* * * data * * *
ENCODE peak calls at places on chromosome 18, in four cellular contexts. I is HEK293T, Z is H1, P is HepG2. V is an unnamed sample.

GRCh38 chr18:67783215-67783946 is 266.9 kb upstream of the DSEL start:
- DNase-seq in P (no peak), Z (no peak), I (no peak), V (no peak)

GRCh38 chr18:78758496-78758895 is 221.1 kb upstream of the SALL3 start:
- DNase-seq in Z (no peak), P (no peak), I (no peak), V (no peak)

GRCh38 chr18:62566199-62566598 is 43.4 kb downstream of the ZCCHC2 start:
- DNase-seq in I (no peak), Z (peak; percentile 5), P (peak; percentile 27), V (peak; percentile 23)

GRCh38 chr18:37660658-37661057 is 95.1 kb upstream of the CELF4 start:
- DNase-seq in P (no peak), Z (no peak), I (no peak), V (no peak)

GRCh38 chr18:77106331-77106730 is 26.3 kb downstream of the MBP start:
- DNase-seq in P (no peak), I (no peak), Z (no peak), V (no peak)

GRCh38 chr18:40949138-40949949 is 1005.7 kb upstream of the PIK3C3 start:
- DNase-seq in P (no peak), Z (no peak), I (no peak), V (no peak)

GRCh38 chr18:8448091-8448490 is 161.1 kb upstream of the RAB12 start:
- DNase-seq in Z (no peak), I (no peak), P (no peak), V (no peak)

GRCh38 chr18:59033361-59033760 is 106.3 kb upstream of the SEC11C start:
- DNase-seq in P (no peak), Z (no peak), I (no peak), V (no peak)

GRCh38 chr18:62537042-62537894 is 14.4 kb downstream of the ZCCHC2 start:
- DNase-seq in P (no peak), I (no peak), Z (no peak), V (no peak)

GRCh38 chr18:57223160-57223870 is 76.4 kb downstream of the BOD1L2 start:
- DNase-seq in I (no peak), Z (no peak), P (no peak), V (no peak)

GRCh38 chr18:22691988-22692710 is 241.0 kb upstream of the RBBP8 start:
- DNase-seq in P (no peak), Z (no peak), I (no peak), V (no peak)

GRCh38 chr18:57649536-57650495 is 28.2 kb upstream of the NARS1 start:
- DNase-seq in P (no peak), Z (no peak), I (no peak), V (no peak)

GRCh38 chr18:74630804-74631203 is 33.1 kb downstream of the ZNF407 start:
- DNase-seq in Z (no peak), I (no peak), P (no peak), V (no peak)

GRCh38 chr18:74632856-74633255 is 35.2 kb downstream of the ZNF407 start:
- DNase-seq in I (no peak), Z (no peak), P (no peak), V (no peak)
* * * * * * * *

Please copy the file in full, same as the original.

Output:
ENCODE peak calls at places on chromosome 18, in four cellular contexts. I is HEK293T, Z is H1, P is HepG2. V is an unnamed sample.

GRCh38 chr18:67783215-67783946 is 266.9 kb upstream of the DSEL start:
- DNase-seq in P (no peak), Z (no peak), I (no peak), V (no peak)

GRCh38 chr18:78758496-78758895 is 221.1 kb upstream of the SALL3 start:
- DNase-seq in Z (no peak), P (no peak), I (no peak), V (no peak)

GRCh38 chr18:62566199-62566598 is 43.4 kb downstream of the ZCCHC2 start:
- DNase-seq in I (no peak), Z (peak; percentile 5), P (peak; percentile 27), V (peak; percentile 23)

GRCh38 chr18:37660658-37661057 is 95.1 kb upstream of the CELF4 start:
- DNase-seq in P (no peak), Z (no peak), I (no peak), V (no peak)

GRCh38 chr18:77106331-77106730 is 26.3 kb downstream of the MBP start:
- DNase-seq in P (no peak), I (no peak), Z (no peak), V (no peak)

GRCh38 chr18:40949138-40949949 is 1005.7 kb upstream of the PIK3C3 start:
- DNase-seq in P (no peak), Z (no peak), I (no peak), V (no peak)

GRCh38 chr18:8448091-8448490 is 161.1 kb upstream of the RAB12 start:
- DNase-seq in Z (no peak), I (no peak), P (no peak), V (no peak)

GRCh38 chr18:59033361-59033760 is 106.3 kb upstream of the SEC11C start:
- DNase-seq in P (no peak), Z (no peak), I (no peak), V (no peak)

GRCh38 chr18:62537042-62537894 is 14.4 kb downstream of the ZCCHC2 start:
- DNase-seq in P (no peak), I (no peak), Z (no peak), V (no peak)

GRCh38 chr18:57223160-57223870 is 76.4 kb downstream of the BOD1L2 start:
- DNase-seq in I (no peak), Z (no peak), P (no peak), V (no peak)

GRCh38 chr18:22691988-22692710 is 241.0 kb upstream of the RBBP8 start:
- DNase-seq in P (no peak), Z (no peak), I (no peak), V (no peak)

GRCh38 chr18:57649536-57650495 is 28.2 kb upstream of the NARS1 start:
- DNase-seq in P (no peak), Z (no peak), I (no peak), V (no peak)

GRCh38 chr18:74630804-74631203 is 33.1 kb downstream of the ZNF407 start:
- DNase-seq in Z (no peak), I (no peak), P (no peak), V (no peak)

GRCh38 chr18:74632856-74633255 is 35.2 kb downstream of the ZNF407 start:
- DNase-seq in I (no peak), Z (no peak), P (no peak), V (no peak)